At the other end of the weight spectrum, Pat Glory did Pat Glory things for the Princeton Tigers. As expected, the All-American showed off his fierceness against tough opponents like Big Ten finalist Devin Schroder and took the crown at 125 pounds. In his four matches of the tournament, Glory pinned Jace Koelzer, majored Schroder and picked up solid decisions against Jack Medley and Antonio Lorenzo, suggesting that he has the capacity to run through All-American contenders, but he may be in a few more close matches than expected.

This lightest weight has been interesting the last two years with most of the talent concentrated at the top and podium spots being up for grabs depending on who finds momentum in March, and this tournament aligned with that pattern. Glory and Schroder, the top two seeds, put together solid performances to finish first and second, but the bracket didn't go entirely chalk. Brandon Kaylor of Oregon State picked up an upset win in the quarterfinals against Ohio State's Malik Heinselman 5-3 before going on to finish third as the No. 7 seed, and Lorenzo, Jake Svihel and Jake Ferri all also placed in the top eight despite coming into the tournament unranked.

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The 125-pound weight class is going to continue to be more and more interesting as the season progresses, as Spencer Lee will ultimately return to the weight and Cornell's Vito Arujau could also drop down. Then there's the Nick Suriano factor, with the Michigan transfer looking to potentially enter the weight for his final semester of collegiate eligibility this spring. Vegas was just a glimpse into the excitement at 125, but that's not the only weight class-generated chatter. 

At 133 pounds, it was Ragusin, a skilled freestyle wrestler who has proven himself on the senior level, who earned a breakthrough folkstyle championship title this weekend with a win over Chris Cannon in the 133-pound finals to put him in a good position heading into upcoming conference duals in January. With Suriano, as previously mentioned, joining the Michigan lineup and serving as a potential new training partner for Ragusin, his upside is huge and he could continue this momentum and become a podium finisher. Also making a statement at 133 pounds, Haiden Drury put Utah Valley in the headlines with his third-place finish while Devon Turner and the Beavers earned team points with a fourth-place finish.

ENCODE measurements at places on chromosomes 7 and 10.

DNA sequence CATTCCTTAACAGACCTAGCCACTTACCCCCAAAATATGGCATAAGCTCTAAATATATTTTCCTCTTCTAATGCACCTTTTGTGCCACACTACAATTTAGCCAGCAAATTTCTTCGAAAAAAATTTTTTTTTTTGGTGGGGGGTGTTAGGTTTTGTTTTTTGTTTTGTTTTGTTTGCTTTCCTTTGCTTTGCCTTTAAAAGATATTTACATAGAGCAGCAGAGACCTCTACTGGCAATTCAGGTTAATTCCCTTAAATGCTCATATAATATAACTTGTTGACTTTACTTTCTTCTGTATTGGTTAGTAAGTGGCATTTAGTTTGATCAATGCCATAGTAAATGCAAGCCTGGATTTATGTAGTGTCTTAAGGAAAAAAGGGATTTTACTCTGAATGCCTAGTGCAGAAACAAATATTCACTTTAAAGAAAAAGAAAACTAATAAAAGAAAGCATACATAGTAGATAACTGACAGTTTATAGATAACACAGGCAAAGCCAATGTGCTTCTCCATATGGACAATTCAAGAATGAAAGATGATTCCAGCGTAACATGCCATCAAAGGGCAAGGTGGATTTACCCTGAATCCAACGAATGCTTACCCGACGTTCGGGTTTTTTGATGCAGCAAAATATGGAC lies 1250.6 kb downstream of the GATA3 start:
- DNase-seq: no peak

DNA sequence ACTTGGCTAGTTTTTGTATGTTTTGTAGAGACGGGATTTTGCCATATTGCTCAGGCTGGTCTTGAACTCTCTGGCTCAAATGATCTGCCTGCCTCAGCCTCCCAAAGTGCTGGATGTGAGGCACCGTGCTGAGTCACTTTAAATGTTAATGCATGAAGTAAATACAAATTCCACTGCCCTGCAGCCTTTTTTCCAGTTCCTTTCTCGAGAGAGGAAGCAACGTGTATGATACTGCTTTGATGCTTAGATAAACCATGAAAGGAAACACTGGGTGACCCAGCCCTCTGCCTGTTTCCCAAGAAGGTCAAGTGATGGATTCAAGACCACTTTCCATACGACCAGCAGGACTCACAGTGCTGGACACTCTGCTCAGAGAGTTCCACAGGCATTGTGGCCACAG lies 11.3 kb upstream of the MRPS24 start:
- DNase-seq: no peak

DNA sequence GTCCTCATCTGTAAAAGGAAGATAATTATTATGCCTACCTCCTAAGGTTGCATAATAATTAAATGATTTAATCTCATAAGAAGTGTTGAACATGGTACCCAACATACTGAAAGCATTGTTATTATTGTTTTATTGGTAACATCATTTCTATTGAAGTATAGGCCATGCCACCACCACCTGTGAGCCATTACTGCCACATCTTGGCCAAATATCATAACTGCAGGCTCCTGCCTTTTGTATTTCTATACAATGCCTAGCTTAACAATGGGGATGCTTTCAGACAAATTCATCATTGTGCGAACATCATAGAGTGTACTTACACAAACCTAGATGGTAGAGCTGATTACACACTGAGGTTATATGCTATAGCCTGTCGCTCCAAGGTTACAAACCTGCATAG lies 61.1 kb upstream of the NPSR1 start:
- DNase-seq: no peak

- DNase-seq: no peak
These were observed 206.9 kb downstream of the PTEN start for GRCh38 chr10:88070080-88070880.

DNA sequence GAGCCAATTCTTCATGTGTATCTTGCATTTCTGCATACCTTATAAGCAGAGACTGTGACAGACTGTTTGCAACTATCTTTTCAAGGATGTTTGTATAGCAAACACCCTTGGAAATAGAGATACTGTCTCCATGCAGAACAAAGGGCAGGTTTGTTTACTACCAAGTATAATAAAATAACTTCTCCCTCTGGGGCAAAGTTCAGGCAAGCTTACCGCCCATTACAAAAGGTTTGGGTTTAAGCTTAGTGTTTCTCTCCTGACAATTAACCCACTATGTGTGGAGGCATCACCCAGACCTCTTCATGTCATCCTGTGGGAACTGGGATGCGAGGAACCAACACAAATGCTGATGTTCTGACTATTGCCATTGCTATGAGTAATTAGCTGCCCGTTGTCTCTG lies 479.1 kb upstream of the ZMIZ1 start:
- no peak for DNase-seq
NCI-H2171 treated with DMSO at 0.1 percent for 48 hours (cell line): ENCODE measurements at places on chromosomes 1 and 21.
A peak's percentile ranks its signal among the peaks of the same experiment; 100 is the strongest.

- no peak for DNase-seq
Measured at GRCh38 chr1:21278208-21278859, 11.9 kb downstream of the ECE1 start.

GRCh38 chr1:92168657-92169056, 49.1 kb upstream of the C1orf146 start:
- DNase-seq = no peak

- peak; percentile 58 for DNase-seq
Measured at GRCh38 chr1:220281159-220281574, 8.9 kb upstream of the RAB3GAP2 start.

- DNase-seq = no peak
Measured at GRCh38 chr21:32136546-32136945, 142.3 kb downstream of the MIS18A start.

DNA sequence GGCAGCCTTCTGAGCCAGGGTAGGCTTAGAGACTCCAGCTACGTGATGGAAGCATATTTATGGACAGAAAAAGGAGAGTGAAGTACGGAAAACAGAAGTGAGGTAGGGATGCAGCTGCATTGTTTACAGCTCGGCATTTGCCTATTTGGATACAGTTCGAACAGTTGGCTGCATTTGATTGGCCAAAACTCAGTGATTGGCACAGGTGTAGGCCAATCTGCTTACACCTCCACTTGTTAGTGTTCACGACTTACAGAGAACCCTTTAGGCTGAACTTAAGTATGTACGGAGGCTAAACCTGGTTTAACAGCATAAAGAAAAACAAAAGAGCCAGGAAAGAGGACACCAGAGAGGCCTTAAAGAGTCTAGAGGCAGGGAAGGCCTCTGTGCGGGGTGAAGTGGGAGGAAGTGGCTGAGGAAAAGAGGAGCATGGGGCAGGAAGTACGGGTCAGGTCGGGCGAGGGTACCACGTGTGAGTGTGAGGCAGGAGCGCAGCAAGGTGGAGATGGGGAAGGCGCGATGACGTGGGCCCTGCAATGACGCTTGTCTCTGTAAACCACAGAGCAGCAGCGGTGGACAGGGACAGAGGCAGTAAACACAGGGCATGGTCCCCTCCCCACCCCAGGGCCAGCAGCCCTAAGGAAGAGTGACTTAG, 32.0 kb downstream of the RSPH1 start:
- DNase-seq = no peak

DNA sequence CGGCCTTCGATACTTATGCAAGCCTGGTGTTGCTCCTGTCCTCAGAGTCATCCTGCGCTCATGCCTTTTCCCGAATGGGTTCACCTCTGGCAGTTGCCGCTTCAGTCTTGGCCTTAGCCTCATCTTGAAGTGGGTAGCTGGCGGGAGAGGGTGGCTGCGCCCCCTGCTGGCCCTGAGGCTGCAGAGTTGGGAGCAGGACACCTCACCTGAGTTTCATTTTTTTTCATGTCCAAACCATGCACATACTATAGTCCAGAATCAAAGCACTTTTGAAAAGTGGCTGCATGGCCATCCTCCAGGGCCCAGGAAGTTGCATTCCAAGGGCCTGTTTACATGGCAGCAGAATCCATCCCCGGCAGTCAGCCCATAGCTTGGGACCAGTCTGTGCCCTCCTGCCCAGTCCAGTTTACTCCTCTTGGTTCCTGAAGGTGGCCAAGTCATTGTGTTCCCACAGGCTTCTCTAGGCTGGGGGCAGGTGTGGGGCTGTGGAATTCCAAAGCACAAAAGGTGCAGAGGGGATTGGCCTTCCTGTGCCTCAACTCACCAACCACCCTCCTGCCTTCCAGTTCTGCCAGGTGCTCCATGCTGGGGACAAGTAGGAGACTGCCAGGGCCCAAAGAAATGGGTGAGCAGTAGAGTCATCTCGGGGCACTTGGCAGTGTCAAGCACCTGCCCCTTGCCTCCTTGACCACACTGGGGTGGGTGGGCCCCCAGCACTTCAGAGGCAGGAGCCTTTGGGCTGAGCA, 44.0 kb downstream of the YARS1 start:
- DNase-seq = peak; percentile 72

Ragusin was Michigan's only champ, but he certainly wasn't the only Big Ten wrestler to claim a crown. Ryan Deakin, Northwestern's dependent 157-pounder who has proven repeatedly how well he wrestles in the city of Las Vegas, reigned supreme once again in Vegas, beating a tough Quincy Monday in the finals 8-3. Monday, who beat Nebraska's Peyton Robb in the semis, is an NCAA title contender, but Deakin clearly still has the edge at this weight class that is becoming increasingly competitive with every upset. One significant upset here was Dazjon Casto of the Citadel beating Justin Thomas of Oklahoma, and while medial forfeits throughout the tournament impacted the opportunity for upsets in some cases, Casto's win deserves particular credit. 

It's always neat to see a smaller program pick-up wins, and Clay Carlson did a nice job at 141 pounds beating another freestyle star Andrew Alirez in the finals to give his program some recognition. Alirez beat Chad Red in the semifinals, while Carlson topped Filius to set up the championship final. With a 10-0 record on the year, Carlson has a high likelihood of picking up another All-American honor in March if he continues this streak. 

Much like Carlson, Stephen Buchanan of Wyoming also finished on the podium last year for the first time in his career and had a Vegas performance that hints at his ability to repeat such an achievement. At 197 pounds, Buchanan upset Michigan's No. 2 Patrick Brucki in the semifinals to earn a match against No. 4-seeded Eric Schultz of Nebraska in the finals after Schultz topped Oklahoma's No. 1-seeded Jake Woodley 6-2 in his semifinal. Buchanan's definitive 7-3 win over Schultz shows that he's not settling, and Wyoming is not settling.

Brackets at tournaments like Cliff Keen that feature a unique set of stars and shake up the rankings are why fans love wrestling. Nothing is guaranteed, little can be predicted and all rivalries are settled on the mat in front of avid supporters and opponents.